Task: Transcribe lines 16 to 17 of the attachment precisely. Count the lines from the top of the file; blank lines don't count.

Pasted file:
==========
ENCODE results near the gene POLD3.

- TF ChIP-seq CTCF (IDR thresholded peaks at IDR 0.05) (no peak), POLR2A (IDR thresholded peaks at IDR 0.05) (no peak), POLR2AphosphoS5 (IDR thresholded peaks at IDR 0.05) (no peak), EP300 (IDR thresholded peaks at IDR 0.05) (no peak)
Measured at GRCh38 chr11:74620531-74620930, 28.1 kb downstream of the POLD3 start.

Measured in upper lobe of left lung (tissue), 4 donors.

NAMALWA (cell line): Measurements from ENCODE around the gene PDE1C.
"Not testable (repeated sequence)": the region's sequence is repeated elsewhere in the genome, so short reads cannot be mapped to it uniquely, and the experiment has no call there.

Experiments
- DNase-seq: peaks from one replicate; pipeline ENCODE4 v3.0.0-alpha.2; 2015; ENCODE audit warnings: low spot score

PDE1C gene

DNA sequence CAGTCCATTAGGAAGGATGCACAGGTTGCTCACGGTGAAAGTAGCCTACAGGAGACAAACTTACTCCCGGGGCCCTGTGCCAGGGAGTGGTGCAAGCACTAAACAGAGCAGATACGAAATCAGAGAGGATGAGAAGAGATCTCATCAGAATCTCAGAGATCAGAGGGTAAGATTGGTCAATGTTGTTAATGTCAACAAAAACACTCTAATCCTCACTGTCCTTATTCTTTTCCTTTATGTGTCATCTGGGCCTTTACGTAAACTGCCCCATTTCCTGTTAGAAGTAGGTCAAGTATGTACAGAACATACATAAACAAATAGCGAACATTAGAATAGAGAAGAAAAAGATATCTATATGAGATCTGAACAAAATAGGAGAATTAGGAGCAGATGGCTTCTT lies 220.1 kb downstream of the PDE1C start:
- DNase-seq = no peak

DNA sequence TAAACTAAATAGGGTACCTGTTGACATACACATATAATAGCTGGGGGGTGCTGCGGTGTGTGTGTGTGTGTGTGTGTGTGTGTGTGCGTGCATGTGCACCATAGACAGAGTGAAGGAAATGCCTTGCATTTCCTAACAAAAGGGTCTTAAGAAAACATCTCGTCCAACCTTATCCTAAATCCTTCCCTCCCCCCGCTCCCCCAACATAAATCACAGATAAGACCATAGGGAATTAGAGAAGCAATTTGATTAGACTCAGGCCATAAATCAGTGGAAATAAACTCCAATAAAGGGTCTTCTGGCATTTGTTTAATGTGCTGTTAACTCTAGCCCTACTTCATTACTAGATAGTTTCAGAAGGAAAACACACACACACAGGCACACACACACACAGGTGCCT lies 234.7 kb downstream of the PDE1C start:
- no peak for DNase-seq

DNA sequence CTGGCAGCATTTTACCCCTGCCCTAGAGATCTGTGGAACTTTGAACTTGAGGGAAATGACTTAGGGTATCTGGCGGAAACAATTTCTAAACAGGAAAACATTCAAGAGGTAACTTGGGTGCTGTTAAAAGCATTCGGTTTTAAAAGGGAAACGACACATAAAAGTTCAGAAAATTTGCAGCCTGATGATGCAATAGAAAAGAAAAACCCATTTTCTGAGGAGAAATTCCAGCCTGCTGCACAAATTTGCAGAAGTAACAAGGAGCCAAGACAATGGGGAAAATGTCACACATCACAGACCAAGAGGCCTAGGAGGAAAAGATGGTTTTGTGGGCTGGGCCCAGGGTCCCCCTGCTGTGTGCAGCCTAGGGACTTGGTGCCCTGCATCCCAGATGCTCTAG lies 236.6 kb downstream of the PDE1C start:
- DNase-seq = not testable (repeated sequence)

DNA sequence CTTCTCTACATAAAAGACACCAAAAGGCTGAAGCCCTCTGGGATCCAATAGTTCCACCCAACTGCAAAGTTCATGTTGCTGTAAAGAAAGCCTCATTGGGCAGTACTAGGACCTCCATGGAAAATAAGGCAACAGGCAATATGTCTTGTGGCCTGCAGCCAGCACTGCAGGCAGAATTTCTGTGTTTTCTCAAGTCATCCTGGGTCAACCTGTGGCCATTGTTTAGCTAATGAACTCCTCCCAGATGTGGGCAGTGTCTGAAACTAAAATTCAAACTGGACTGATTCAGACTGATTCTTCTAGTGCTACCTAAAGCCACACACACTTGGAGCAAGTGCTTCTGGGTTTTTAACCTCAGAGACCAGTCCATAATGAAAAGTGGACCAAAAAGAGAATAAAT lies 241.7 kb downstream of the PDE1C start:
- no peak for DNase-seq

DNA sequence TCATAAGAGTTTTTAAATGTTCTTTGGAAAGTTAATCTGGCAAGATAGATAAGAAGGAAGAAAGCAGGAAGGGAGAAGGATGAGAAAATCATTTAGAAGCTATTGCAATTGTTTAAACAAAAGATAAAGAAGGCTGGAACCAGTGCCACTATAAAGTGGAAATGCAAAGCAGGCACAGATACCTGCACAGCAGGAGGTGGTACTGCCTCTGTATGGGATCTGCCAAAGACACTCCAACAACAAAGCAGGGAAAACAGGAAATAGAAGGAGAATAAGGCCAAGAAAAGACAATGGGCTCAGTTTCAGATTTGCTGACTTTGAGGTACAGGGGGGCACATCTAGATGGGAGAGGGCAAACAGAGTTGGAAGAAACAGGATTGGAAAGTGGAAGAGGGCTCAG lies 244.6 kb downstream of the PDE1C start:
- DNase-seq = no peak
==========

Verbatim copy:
DNA sequence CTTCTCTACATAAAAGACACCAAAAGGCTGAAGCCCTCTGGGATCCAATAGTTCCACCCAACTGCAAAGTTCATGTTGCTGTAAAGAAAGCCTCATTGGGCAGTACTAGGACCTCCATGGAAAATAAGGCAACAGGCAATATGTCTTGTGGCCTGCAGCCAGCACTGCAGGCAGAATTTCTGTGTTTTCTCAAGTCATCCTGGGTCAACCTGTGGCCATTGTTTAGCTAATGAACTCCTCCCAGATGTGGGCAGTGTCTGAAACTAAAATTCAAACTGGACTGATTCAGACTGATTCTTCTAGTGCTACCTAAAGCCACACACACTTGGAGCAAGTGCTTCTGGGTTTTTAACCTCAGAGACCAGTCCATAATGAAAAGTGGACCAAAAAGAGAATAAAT lies 241.7 kb downstream of the PDE1C start:
- no peak for DNase-seq